Sunday, January 30, 2011

Engaged and Charged

Recently, the film posters portraying the bare back of Kareena Kapoor jolted some sections of society. But it is not the first time aesthetic choices have been axed and pushed out of the frame due to cultural and/or political intervention. Since most of know about the MSU controversy, let us talk about another case where the difference in perception between nudity and nakedness (as John Berger beautifully explains in Ways of Seeing) creates a rift in the reception of the art work.

Engaged and Charged
Class assignment by Lissa C.

In 1995 Madhu Sapre and Milind Soman, were embroiled in a controversy that rocked the film and advertising industry. Inspired by Nastassja Kinski's famous poster (left), the advertisement that featured the Indian models in the nude with a python coiled around them and a pair of tuff shoes shook the people's sensibilities and a volley of litigation cases were thrust upon the two models. After a fourteen-year wait, Sapre and Soman were acquitted by a local court ruling after the witnesses turned hostile. But the long wait and charges of the obscenity case haunted them and changed their lives forever. Madhu Sapre and Milind Soman were bequeathed to each other and were established models. Sapre won the Miss India crown in 1992 and almost became Miss Universe, albeit for a faulty English and a politically incorrect answer, it is believed she would have won the crown. Milind Soman was popular on the ramps and had a large fan following. The controversy plunged Sapre into depression and broke their engagement. Their career plummeted as nobody was ready to accept them. There was threat to their lives as the Shiv Sena vilified them in public.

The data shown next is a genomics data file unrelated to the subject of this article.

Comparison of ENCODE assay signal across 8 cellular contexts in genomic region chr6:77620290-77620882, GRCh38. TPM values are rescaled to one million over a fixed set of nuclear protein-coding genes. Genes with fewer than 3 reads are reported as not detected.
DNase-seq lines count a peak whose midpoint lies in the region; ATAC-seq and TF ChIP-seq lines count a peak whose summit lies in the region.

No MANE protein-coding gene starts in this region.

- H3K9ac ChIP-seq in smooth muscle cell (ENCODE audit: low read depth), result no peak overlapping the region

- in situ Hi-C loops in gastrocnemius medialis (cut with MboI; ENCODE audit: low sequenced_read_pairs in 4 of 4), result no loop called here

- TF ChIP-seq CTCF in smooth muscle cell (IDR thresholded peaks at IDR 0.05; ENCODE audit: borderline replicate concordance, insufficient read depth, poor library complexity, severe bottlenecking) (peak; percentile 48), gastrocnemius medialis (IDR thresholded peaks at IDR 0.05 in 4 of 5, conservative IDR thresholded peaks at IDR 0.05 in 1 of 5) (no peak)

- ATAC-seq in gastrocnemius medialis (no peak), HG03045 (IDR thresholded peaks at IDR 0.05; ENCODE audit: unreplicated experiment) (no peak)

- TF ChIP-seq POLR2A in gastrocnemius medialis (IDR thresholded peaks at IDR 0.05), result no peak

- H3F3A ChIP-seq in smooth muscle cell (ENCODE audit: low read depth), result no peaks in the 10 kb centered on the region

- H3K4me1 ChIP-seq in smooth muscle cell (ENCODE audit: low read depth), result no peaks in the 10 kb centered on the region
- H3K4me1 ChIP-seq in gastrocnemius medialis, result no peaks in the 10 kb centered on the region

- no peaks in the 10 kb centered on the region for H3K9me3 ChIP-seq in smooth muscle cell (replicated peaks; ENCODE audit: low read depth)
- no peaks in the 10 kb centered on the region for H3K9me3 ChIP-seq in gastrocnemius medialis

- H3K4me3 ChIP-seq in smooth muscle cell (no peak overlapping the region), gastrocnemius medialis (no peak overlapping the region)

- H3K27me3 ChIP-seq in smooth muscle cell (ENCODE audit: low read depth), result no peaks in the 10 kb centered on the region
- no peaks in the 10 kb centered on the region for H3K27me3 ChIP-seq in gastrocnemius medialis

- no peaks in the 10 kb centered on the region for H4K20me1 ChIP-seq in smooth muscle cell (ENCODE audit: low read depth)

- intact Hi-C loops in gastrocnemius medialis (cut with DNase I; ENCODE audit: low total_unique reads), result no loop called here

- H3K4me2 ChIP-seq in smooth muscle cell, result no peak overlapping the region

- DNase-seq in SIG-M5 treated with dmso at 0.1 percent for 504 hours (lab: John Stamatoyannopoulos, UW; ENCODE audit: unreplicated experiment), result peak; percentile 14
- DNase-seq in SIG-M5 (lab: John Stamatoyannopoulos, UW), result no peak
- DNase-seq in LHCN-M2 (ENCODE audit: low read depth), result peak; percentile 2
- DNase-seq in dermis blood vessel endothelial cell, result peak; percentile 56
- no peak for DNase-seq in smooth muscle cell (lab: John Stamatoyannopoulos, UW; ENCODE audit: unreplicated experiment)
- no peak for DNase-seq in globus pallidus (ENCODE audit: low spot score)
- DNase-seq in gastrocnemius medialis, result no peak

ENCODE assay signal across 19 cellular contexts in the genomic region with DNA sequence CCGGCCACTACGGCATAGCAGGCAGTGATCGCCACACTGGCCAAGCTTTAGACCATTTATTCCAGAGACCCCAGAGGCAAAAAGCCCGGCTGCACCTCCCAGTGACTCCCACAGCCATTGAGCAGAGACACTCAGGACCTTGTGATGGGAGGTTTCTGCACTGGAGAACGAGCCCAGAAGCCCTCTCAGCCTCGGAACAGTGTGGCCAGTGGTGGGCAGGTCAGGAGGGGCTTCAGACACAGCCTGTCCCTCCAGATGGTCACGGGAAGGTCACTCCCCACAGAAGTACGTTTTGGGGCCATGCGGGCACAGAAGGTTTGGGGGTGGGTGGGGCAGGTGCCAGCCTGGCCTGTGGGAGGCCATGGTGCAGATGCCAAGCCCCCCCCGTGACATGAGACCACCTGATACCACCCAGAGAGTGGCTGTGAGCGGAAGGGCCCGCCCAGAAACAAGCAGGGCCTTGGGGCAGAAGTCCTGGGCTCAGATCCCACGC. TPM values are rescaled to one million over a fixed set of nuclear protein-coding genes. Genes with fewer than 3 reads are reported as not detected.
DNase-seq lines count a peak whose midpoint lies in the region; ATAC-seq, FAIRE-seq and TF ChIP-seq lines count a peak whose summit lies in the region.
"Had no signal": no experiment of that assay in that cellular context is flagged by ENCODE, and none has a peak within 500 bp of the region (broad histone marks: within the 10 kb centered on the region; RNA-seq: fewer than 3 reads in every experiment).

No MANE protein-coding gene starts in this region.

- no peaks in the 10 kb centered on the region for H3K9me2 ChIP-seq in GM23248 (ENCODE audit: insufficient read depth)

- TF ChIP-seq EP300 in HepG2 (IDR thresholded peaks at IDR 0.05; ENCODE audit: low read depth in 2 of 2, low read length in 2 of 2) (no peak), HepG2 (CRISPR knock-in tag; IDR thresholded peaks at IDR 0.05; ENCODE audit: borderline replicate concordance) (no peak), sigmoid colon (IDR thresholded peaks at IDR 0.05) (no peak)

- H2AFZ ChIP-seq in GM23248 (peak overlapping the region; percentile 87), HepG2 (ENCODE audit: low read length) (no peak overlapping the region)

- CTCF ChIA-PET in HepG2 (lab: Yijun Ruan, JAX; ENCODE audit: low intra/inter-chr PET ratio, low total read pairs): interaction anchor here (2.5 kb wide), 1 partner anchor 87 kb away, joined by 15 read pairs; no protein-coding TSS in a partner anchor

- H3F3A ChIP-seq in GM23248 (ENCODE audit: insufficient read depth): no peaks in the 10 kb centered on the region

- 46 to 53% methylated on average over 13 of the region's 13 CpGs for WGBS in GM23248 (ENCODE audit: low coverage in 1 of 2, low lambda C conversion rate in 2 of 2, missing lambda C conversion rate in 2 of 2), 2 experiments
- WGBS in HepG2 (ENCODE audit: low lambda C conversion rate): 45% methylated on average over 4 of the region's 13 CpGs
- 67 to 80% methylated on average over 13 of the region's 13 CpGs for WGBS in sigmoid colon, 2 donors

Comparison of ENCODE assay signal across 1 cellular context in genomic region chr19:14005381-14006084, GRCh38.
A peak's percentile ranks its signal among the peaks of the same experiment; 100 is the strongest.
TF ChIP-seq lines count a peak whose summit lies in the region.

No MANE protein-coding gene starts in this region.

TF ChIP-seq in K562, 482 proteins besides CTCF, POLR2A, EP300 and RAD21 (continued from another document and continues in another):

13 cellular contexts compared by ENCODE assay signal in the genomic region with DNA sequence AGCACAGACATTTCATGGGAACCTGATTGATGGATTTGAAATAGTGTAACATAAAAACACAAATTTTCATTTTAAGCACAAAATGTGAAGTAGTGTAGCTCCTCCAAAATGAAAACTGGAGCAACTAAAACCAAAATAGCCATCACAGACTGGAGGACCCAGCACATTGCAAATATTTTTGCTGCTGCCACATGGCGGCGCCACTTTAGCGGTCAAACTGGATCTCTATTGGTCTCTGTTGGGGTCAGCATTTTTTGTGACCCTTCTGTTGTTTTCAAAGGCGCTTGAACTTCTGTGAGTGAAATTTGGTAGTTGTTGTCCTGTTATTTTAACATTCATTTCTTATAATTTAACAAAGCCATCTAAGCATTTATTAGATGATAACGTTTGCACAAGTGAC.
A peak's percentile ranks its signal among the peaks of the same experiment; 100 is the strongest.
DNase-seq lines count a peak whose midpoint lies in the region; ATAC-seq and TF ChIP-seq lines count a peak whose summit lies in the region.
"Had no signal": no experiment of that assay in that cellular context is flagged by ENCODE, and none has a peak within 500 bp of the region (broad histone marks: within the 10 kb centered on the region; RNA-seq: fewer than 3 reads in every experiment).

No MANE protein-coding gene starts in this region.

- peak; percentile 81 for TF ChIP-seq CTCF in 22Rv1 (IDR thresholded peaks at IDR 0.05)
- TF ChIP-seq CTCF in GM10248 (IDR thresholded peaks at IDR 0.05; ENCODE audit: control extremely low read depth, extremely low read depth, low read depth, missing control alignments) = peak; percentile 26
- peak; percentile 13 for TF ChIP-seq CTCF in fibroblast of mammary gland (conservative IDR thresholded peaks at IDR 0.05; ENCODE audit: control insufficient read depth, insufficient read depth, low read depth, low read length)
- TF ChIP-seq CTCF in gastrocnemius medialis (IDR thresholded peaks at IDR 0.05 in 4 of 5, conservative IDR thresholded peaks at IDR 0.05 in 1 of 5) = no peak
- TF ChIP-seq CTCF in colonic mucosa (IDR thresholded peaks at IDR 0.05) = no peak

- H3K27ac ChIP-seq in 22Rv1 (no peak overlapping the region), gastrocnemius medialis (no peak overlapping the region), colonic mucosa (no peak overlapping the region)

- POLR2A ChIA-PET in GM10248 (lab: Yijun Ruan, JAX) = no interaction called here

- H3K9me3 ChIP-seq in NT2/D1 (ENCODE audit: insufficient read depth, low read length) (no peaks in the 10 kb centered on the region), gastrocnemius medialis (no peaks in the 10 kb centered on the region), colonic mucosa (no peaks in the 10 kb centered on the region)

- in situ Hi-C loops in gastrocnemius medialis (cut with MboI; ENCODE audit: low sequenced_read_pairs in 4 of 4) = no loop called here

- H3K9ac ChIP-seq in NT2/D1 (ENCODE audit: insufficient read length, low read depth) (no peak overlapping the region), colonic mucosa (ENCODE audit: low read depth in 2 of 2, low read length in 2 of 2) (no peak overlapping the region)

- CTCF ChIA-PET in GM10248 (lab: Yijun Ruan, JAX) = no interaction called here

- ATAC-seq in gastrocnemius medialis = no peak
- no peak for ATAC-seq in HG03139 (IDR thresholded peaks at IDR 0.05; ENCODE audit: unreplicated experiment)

There are two prominent issues when you look at this controversy, one is the infringement to the right of expression and the second is the need to adapt western influences to the sensibility of the common denominator in India. The Tuff ad was ahead of its times in conceptualizing an ad with sexual undertones. Today, a lot of sexually explicit ads adorn the walls and hoardings of our cities. Access to internet, overtly westernized music videos and increased youth base have affected the attitude of young Indians and there is an increased tolerance and fascination for these ads. However, even today the Tuff ad remains avant-garde and ahead of its times.

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